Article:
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on 16 October 2010
Only three episodes of this story exist on film, with several other random clips, due to the BBC's unfortunately 1960s/1970s junking policy of its old film for space and re-use (these can be found on Doctor Who - Lost In Time [DVD] [1963]). This is an epic story - not to be matched in length on the show for over 20 years. Classic first Doctor teams up with Nicholas Courtney's debut as Marc Cory, alongside regular companion Steven Taylor, as played by Peter Purves, to battle a massive Dalek master plan to rule the cosmos. For its budget shortcomings, this story really manages to evoke a sense of scope and wonder and excitement, even in audio form. It's a hard medium for modern ears, but when placed in a greater cultural and historical context, it's a rewarding experience to listen. Jean Marsh and Adrienne Hill play ill-fated companions Sara Kingdom and Katarina respectively. Marsh would later reprise the role in a trio of Big Finish audio plays in 2008, beginning with Home Truths (Doctor Who: The Companion Chronicles).
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on 25 July 2013
Another great story amn listening to it at the moment good story line a Hartnell classic what mlore can I say
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on 5 January 2004
I bought the Dalek's Masterplan after seeing it in the sale for £13, I admit I was dubious about how well the adventure would translate when having to listen to the action. I was pleasantly surprised to find that the story was as exciting on audio as many of the stories are on DVD.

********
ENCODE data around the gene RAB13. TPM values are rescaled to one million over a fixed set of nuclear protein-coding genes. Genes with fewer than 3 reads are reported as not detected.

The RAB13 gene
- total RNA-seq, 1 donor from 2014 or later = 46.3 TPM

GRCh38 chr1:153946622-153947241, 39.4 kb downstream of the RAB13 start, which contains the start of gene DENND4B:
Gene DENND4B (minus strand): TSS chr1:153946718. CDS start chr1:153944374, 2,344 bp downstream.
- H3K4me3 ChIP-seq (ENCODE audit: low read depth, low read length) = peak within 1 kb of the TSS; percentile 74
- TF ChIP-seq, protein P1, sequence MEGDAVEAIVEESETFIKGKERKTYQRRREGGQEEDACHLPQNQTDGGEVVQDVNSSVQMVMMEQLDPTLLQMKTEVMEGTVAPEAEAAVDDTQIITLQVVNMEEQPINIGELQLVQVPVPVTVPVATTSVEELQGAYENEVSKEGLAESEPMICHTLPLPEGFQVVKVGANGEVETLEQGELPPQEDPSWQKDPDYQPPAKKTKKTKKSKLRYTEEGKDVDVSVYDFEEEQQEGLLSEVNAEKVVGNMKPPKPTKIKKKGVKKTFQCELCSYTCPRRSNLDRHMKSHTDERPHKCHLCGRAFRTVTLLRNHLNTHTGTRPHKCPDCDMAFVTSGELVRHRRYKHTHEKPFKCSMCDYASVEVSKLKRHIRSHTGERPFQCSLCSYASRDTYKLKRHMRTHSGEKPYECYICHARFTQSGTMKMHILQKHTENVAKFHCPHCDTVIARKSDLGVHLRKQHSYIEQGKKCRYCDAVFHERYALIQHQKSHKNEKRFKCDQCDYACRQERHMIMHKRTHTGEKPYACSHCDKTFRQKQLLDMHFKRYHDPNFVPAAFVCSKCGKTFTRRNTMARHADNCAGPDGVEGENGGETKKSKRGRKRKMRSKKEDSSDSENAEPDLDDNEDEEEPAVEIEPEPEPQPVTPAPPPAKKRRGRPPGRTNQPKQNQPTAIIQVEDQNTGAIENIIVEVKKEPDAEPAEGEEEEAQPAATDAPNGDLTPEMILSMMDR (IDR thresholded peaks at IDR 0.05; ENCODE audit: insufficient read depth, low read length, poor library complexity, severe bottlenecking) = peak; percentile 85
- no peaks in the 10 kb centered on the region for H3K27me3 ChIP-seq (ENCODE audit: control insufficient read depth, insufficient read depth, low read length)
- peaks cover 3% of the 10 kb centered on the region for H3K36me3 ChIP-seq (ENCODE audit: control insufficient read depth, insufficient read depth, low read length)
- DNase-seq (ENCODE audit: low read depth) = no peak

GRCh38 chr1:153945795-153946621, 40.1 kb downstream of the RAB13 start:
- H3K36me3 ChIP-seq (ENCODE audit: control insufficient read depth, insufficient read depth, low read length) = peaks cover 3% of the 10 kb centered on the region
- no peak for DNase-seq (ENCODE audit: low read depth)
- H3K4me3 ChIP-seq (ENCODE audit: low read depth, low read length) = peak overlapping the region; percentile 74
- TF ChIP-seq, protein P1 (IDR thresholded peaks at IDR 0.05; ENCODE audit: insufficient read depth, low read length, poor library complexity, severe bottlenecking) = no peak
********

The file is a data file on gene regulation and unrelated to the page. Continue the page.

Peter Purves narration was excellent and explaned the missing action very well. The sound on the discs was also excellent, the remastering process having cleared up the audiable cracks and pops on the original soundtrack. I own the Daleks: The Early Years Video which contains episodes 5 and 10 of the story, so I watched these instead of listening to the action. However I have to say I enjoyed the episodes that I listened to more than the two I saw.
The story itself is a little bit patchy. It was meant to have been a 6 parter but was extended due to the popularity of the Daleks. To be honest you can spot the moments which have been inserted turning a tight focused story into a looser one. Particular mention must go to Episode 7 - The feast of Steven. This is a Christmas episode and must rank as one of the worst Doctor Who moments ever. However as many of the other reviewers mention you could skip over this episode with no effect on the story.
After taking the plunge on this CD I have to say that I would definately buy more, it preserves the lost episodes and makes you appreciate the fans whose dedication have enabled these soundtracks to survive.
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on 3 November 2001